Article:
To use steel in the automotive industry, it is essential to characterize its weldability and weldable current range. The resistance spot welding of ultrahigh-strength transformation-induced plasticity steel (TRIP1100 steel), which is a candidate for application in an autobody, is studied here. Identifying the weld lobe and the best welding parameters and studying the microstructure and mechanical properties of the spot welds of TRIP steel were done using metallurgical techniques, tensile-shear and cross-tension tests, and fractography and microhardness testing. A partial fracture analysis (stepwise tensile test) showed a crack initiated at the tip of the notch. The best range for welding current was found to be 10-12 kA. The diameter of the weld nugget increased up to 5√t; however, it was found that at least 15% increase in the diameter of the weld nugget can result in a more favorable failure. The ductility ratio was found to be less than 0.5 for ultrahigh-strength steel. At the welding currents of 11 and 12 kA, the desired ductility ratio was achieved.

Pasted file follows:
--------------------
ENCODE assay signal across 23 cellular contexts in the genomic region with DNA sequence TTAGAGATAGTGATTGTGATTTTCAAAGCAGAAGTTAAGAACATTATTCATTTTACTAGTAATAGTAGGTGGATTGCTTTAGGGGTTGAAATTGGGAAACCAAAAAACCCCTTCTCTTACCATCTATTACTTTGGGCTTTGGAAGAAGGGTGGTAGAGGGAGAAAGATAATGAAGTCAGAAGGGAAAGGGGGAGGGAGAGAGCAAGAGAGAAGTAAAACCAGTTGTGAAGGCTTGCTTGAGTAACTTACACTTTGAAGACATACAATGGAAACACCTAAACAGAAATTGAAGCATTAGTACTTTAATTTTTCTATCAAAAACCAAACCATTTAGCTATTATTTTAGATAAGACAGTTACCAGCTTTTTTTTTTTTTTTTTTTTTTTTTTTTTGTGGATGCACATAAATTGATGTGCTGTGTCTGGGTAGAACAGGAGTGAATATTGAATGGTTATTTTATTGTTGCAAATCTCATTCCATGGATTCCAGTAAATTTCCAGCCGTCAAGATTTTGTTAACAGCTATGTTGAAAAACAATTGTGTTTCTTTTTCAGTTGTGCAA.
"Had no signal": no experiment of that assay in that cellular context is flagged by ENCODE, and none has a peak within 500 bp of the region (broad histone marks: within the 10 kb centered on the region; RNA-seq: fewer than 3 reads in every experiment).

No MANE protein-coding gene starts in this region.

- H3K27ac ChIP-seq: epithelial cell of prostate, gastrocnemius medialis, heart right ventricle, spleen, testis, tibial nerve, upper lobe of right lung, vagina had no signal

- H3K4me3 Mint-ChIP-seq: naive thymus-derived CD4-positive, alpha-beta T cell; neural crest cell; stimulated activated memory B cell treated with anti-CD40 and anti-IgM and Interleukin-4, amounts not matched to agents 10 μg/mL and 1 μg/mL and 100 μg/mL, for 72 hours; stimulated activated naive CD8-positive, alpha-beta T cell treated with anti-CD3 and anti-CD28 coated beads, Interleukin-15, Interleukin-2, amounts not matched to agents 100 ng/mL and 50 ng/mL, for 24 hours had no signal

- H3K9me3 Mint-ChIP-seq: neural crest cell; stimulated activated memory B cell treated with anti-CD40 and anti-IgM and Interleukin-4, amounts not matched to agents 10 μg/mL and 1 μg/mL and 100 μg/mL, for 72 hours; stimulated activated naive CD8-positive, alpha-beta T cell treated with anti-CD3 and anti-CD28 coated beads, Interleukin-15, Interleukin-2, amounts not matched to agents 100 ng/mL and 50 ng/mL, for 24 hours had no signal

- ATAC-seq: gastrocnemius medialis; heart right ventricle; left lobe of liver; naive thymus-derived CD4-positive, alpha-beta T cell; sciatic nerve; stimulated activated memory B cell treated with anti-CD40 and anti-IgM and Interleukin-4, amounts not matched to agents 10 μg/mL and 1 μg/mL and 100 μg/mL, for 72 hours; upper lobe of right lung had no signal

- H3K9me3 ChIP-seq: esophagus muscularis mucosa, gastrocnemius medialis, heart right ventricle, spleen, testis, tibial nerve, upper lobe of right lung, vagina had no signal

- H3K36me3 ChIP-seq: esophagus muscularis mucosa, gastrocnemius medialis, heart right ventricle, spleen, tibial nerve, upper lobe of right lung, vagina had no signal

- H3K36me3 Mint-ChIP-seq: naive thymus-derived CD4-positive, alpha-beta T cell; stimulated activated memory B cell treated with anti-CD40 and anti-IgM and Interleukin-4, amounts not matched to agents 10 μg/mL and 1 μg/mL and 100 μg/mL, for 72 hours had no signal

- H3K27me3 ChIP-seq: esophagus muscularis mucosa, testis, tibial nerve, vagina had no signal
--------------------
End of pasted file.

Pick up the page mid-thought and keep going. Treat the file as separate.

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Simulation of the Effect of Altitude and Rotational Speed on Transient Temperatures of Rotating Components

SAE International Journal of Materials and Manufacturing

FCA US LLC, USA-Alaa El-Sharkawy, Dipan Arora
OPTUMATICS, LLC, Egypt-AbdelRahman Hekal, Muhannad Hendy
  • Journal Article
  • 05-12-01-0003
Published 2018-11-13 by SAE International in United States